Barbados has broken up with the queen.
In the early hours on Tuesday, the Caribbean nation celebrated its newfound status as a parliamentary republic by removing Queen Elizabeth II as head of state and swearing in its first president, Sandra Mason, on the 55th anniversary of its full independence from Great Britain. Mason, who had previously served as the queen’s representative on the island of 300,000, will continue to oversee ceremonial duties, while Prime Minister Mia Mottley will continue to serve as the head of state.
“We believe that the time has come for us to claim our full destiny,” Mottley said during the ceremony. “It is a woman of the soil to whom this honor is being given.” To mark the end of almost 400 years of British rule, Prince Charles also attended the ceremony in the capital of Bridgetown, acknowledging his kingdom’s abuses in the Americas. “From the darkest days of our past, and the appalling atrocity of slavery, which forever stains our history, the people of this island forged their path with extraordinary fortitude.”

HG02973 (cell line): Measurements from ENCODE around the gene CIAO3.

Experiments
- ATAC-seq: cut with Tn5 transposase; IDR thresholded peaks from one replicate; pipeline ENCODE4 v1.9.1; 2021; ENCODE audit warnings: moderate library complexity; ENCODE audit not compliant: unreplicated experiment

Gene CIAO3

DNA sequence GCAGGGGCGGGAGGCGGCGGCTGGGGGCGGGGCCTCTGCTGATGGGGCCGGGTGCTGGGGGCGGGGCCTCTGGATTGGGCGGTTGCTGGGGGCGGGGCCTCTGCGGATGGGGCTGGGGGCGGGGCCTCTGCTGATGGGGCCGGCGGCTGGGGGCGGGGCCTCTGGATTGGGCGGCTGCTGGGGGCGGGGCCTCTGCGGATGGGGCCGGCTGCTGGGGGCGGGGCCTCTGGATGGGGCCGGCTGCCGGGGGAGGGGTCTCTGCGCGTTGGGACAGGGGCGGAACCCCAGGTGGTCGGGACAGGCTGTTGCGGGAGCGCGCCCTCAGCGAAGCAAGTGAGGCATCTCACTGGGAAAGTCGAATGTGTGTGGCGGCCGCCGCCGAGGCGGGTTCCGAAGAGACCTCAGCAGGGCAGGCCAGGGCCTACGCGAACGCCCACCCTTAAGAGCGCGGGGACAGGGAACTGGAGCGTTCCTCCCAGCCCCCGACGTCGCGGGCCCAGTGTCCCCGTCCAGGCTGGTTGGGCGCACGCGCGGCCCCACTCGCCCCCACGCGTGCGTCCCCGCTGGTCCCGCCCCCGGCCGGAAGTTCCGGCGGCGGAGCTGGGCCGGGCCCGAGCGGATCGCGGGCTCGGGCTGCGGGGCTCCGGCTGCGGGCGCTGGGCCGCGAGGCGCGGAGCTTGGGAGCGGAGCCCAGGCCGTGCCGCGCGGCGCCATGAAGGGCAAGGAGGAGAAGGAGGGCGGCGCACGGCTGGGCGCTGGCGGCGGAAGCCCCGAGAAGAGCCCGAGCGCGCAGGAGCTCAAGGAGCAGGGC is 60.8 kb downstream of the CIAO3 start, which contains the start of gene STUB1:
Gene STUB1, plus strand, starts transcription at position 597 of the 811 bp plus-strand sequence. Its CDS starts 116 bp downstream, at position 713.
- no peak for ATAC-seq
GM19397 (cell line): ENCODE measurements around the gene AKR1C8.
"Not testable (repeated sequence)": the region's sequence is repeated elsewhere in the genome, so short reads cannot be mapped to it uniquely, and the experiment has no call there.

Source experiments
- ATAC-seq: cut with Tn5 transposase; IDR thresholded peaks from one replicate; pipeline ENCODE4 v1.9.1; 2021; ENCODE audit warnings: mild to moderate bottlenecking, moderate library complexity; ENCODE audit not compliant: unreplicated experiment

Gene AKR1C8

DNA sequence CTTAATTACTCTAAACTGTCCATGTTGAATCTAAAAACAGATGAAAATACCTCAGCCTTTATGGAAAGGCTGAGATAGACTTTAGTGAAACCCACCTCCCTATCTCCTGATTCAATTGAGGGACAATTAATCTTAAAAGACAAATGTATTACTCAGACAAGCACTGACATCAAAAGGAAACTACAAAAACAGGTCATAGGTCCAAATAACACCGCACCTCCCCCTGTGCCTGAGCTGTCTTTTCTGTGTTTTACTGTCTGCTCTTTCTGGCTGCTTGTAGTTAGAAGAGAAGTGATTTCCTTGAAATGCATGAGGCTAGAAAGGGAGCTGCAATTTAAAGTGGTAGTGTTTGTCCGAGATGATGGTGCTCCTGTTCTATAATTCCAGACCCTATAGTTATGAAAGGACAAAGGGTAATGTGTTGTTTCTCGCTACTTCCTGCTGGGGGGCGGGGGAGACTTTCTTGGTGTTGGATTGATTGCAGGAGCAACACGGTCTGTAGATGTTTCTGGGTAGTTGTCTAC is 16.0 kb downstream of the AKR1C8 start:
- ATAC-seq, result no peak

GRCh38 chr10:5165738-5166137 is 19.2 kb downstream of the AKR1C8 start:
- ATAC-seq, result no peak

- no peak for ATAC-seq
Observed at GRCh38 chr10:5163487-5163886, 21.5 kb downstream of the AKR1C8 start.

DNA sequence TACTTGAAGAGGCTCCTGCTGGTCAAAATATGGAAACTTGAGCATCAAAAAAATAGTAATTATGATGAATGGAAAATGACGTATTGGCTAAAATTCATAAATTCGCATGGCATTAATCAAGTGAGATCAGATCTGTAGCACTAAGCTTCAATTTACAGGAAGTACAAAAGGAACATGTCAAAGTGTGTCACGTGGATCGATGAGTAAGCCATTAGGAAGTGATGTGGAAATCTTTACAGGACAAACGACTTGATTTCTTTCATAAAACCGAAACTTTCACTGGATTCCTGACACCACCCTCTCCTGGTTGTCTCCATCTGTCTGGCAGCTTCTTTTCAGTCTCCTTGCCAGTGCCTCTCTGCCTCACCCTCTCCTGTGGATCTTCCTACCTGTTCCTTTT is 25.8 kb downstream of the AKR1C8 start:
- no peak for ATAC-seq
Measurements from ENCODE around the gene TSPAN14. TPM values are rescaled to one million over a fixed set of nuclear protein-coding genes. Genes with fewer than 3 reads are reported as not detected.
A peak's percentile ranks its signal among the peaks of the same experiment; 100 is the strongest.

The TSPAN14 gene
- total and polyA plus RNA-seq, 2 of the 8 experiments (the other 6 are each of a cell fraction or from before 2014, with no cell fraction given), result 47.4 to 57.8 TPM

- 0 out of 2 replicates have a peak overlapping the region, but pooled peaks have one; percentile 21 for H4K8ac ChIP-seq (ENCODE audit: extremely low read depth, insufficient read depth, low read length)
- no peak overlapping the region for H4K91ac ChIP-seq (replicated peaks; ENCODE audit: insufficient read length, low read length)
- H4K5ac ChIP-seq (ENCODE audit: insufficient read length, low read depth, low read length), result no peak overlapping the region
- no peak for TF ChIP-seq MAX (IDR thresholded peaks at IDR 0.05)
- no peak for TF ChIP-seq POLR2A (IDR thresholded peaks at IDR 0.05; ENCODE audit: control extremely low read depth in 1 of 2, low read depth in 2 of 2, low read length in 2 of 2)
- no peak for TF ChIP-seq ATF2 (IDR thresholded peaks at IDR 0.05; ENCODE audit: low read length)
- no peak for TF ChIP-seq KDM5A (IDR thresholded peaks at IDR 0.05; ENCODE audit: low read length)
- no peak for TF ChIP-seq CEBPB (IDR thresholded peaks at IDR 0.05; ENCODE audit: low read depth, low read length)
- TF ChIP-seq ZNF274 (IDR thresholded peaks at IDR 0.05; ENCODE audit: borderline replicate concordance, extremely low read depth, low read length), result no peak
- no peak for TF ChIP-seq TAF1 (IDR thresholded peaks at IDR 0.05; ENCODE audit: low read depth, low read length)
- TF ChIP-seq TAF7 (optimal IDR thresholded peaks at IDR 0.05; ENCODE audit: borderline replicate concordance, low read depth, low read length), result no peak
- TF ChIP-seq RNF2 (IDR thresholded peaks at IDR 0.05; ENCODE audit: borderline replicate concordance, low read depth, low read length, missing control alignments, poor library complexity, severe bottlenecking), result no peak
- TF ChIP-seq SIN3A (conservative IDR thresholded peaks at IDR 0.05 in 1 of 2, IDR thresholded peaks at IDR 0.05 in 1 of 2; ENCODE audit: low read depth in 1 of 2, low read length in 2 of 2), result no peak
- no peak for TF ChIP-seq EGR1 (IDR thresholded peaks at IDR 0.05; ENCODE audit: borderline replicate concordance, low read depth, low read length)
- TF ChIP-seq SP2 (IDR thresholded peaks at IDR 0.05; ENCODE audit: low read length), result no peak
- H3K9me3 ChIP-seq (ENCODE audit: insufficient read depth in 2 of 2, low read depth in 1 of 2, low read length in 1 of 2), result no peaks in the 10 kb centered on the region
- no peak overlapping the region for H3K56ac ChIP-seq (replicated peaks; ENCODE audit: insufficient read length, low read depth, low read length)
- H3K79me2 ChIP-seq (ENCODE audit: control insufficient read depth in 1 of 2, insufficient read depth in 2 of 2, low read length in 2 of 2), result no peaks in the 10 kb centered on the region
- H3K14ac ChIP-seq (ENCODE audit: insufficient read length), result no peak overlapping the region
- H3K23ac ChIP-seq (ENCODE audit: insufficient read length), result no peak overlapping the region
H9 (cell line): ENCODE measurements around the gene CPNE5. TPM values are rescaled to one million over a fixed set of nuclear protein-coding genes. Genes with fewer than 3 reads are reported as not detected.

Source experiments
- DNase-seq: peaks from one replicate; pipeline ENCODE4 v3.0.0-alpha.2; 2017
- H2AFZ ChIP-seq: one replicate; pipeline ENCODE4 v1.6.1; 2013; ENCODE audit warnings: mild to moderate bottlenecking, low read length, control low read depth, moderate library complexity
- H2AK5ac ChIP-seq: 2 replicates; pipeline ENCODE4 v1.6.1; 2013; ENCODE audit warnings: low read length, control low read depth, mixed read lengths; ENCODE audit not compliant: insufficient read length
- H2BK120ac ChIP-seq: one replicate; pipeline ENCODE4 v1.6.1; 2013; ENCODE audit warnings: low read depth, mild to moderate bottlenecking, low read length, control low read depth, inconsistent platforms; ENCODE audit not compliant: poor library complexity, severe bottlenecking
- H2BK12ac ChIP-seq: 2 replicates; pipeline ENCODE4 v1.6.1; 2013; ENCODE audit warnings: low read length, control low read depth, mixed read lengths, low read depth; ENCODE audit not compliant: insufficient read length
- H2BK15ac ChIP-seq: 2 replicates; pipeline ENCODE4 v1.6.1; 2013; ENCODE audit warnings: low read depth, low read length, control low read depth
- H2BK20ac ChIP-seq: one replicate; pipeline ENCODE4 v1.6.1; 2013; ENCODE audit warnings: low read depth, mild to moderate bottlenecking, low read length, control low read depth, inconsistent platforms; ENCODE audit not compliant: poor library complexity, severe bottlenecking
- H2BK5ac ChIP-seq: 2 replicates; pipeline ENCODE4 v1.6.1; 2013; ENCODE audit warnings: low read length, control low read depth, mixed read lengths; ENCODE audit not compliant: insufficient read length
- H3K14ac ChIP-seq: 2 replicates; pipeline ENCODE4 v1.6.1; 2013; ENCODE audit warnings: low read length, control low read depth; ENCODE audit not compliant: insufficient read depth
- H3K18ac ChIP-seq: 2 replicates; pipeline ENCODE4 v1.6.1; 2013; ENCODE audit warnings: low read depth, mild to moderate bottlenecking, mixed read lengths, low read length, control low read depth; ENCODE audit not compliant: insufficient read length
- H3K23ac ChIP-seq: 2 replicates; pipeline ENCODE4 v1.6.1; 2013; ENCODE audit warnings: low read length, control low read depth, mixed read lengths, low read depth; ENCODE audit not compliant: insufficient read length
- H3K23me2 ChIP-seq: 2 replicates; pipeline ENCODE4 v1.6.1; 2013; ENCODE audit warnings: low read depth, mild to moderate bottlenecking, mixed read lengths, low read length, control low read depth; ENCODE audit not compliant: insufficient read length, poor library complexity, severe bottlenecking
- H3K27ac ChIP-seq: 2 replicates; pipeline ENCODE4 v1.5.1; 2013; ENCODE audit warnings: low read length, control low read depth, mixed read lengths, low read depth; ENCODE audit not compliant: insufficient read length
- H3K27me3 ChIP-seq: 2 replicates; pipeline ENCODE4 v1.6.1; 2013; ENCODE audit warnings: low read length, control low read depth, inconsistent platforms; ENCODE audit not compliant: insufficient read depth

Despite the split, Barbados will stay part of the Commonwealth, a voluntary group of 54 countries previously part of the British Empire. Fifteen nations, including Canada and Australia, are still officially headed by Queen Elizabeth II, who did not take the breakup poorly. “I send you and all Barbadians my warmest good wishes for your happiness, peace, and prosperity in the future,” she said in a message to President Mason.
Shortly upon becoming a republic, the leaders at the ceremony got down to business: declaring Rihanna a national hero.
Prime Minister Mottley said the honor was for capturing “the imagination of the world” with her talent and “above all else, her extraordinary commitment to the land of her birth.” She also encouraged Rihanna to “continue to shine bright like a diamond.”